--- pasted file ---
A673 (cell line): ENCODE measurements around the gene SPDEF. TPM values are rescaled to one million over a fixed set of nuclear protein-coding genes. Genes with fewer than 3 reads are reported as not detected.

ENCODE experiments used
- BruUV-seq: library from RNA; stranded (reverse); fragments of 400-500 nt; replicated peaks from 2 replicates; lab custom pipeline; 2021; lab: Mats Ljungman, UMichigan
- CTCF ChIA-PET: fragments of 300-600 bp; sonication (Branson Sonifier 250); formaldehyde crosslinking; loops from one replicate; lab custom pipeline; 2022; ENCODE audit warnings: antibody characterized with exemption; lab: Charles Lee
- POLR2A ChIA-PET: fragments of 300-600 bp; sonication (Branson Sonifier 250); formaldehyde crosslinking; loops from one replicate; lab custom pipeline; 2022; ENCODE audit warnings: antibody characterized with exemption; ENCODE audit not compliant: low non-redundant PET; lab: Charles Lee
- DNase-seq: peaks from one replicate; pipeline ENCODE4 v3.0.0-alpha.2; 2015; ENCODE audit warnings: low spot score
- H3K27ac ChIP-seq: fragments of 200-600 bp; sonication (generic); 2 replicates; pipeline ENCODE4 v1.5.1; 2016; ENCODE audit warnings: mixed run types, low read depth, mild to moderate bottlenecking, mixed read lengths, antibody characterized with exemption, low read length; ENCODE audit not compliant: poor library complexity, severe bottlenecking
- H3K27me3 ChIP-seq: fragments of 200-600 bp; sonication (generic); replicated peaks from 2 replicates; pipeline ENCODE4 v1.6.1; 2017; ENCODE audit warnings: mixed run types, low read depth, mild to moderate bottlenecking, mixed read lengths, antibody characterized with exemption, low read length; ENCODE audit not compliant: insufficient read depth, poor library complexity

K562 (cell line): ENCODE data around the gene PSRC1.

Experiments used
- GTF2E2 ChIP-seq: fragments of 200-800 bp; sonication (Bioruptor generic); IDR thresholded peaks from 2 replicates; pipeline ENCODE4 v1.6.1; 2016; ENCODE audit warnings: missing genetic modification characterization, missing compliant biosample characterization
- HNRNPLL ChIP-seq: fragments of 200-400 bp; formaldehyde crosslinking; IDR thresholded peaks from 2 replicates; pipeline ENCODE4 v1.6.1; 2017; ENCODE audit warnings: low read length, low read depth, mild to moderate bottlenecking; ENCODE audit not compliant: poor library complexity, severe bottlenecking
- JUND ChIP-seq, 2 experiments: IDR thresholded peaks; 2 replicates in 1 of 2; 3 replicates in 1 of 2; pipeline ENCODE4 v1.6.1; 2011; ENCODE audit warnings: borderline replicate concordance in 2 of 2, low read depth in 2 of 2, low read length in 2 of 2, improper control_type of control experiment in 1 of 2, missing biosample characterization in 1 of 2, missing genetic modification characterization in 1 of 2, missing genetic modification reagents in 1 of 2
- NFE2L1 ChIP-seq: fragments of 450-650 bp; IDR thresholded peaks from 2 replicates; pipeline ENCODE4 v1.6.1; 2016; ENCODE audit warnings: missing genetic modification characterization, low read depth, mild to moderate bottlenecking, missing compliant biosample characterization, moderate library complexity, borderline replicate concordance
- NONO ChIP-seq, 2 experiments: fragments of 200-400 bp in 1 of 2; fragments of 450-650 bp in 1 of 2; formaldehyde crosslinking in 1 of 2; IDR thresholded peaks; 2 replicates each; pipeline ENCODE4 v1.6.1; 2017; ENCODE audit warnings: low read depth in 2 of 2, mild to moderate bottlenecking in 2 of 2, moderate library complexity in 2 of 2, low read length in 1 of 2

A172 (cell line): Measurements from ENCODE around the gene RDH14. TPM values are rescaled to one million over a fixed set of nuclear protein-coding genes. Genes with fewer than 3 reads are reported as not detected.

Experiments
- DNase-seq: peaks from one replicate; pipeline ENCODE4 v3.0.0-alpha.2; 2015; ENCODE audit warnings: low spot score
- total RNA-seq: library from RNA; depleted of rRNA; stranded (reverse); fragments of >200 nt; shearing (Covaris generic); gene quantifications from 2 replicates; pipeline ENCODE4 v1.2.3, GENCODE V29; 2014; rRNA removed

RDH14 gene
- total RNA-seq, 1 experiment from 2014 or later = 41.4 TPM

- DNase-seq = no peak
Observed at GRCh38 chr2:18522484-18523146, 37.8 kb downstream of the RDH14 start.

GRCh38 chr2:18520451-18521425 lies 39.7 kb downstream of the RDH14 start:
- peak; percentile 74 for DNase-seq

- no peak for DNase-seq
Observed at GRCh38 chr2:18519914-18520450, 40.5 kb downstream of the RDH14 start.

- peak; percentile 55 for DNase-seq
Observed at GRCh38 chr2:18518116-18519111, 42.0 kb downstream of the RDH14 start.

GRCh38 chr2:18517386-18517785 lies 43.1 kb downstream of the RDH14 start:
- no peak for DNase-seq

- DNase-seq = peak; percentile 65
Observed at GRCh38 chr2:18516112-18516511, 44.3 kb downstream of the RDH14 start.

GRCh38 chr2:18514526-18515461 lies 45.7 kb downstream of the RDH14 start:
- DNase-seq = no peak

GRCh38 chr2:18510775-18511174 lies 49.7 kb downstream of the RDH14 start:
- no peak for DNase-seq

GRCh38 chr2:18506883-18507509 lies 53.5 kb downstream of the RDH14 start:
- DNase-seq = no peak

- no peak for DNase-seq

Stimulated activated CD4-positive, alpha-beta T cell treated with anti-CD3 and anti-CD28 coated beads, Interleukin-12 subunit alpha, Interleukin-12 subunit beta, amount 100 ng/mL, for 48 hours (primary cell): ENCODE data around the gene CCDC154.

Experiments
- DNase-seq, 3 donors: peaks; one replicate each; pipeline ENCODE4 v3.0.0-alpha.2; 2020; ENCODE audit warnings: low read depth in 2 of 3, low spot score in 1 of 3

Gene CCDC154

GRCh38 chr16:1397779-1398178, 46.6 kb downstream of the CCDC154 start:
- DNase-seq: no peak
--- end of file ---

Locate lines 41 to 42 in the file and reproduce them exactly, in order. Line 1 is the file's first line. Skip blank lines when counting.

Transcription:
Stimulated activated CD4-positive, alpha-beta T cell treated with anti-CD3 and anti-CD28 coated beads, Interleukin-12 subunit alpha, Interleukin-12 subunit beta, amount 100 ng/mL, for 48 hours (primary cell): ENCODE data around the gene CCDC154.

Experiments